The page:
Many consumers still can’t afford Virginia health insurance premiums

Virginia health insurance costs

A new state Joint Commission on Heath Care report showed that silver plans remain costly.

Though the American Rescue Plan has broadened subsidies and has brought plans within reach for more people through the Affordable Care Act, Virginia health insurance premiums remain high enough that many people still struggle to afford the costs.

The state appears to be struggling to keep its health plan premiums under control.

The state’s Joint Commission on Health Care determined that the average cost of silver Virginia health insurance plans – a mid tier level of coverage that typically includes certain out-of-pocket costs – rose by almost 60 percent between 2016 and 2021. This increased the monthly price for most customers by over $200.

Gold and bronze plans also saw increases throughout that time, though they were considerably more modest. The average price for bronze plans rose by 37 percent and the gold plan premiums were up by an average of 25 percent. During that same time period, enrollment in the state’s marketplace fell by about 20 percent.

Virginia health insurance - not affordable health care

Though the cost of Virginia health insurance fell throughout the pandemic, they remain quite high.

During the pandemic crisis, the cost of premiums fell overall due to a lower-than-normal use of healthcare services. However, according to the report, those lowered premiums still remained quite high, to the point that some people struggle to afford them. Analysts cautioned that without an intervention from the state, the participation in the marketplace will only continue dropping as people continue to find it too hard to keep up with their premium payments.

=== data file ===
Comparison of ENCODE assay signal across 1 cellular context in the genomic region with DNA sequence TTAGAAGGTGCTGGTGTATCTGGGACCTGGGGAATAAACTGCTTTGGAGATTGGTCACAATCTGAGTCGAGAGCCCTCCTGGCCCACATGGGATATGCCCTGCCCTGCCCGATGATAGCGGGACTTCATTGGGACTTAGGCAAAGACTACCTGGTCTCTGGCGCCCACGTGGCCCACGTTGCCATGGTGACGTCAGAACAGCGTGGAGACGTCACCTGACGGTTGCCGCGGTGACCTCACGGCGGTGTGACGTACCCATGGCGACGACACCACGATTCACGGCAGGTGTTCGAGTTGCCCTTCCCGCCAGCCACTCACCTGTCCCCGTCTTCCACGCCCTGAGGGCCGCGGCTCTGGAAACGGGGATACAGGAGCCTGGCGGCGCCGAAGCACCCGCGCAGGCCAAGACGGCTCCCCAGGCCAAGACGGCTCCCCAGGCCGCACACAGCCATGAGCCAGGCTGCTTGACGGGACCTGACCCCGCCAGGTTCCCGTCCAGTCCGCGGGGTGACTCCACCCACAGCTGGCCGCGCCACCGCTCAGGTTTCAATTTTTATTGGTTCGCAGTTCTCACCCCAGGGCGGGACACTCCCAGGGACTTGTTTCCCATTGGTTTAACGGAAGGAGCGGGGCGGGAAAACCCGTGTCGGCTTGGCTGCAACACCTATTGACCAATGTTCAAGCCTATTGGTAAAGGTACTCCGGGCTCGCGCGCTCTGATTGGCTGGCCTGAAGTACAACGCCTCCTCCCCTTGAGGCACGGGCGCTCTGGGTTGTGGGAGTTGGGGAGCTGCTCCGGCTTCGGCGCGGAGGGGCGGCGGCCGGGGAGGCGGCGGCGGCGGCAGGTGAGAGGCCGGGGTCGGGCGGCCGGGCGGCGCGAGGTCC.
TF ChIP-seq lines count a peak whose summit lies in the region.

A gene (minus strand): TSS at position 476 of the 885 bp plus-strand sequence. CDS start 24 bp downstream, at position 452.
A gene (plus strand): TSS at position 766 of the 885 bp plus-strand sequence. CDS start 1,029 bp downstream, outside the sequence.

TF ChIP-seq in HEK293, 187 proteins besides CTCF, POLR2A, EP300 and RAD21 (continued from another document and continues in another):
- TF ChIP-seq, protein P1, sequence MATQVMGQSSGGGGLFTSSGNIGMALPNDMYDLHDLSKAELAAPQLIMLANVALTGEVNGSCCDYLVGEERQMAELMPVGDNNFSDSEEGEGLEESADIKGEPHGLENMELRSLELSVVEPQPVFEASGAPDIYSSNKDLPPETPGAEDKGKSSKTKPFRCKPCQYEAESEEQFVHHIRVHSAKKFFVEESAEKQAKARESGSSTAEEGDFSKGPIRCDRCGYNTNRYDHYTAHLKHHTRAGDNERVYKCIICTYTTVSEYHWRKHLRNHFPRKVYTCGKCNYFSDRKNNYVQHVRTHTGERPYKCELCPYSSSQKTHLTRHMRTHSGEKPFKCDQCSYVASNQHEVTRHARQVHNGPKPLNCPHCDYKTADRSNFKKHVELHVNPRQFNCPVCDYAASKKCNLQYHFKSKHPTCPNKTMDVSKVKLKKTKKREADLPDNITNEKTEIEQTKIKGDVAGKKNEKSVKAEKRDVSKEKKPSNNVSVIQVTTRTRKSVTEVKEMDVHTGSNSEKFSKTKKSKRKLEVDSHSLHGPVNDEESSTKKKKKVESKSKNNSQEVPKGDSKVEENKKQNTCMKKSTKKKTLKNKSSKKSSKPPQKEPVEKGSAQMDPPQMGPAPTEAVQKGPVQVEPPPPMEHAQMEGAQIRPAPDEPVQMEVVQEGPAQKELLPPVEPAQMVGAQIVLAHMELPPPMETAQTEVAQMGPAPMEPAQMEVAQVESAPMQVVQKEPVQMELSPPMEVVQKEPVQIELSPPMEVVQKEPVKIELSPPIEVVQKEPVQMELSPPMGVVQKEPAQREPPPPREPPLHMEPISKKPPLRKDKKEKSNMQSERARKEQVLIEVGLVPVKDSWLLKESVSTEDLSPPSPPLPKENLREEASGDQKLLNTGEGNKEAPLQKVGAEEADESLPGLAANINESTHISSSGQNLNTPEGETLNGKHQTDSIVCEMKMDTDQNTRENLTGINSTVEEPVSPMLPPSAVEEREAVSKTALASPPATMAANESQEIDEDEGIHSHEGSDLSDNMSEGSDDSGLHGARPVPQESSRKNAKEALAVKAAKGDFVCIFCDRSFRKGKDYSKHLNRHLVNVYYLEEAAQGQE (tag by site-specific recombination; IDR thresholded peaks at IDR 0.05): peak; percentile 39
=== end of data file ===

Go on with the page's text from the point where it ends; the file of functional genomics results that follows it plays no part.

“Average adult costs have increased significantly,” said a senior health policy analyst for the commission Stephen Weiss. “And even though there’s been some decline, it’s not enough to offset the impact of those increases.”

The majority of the changes seen in the state’s costs and enrollment are being blamed on federal actions taken between 2017 and 2019. More specifically, the elimination of the individual mandate by Congress in 2017 removed the Affordable Care Act’s provision that most enrollments must enroll or face tax penalties. Though the removal didn’t shrink participation as much as experts had predicted, the result was enough that Virginia health insurance premiums rose by over $300 per month from 2017 to 2019.

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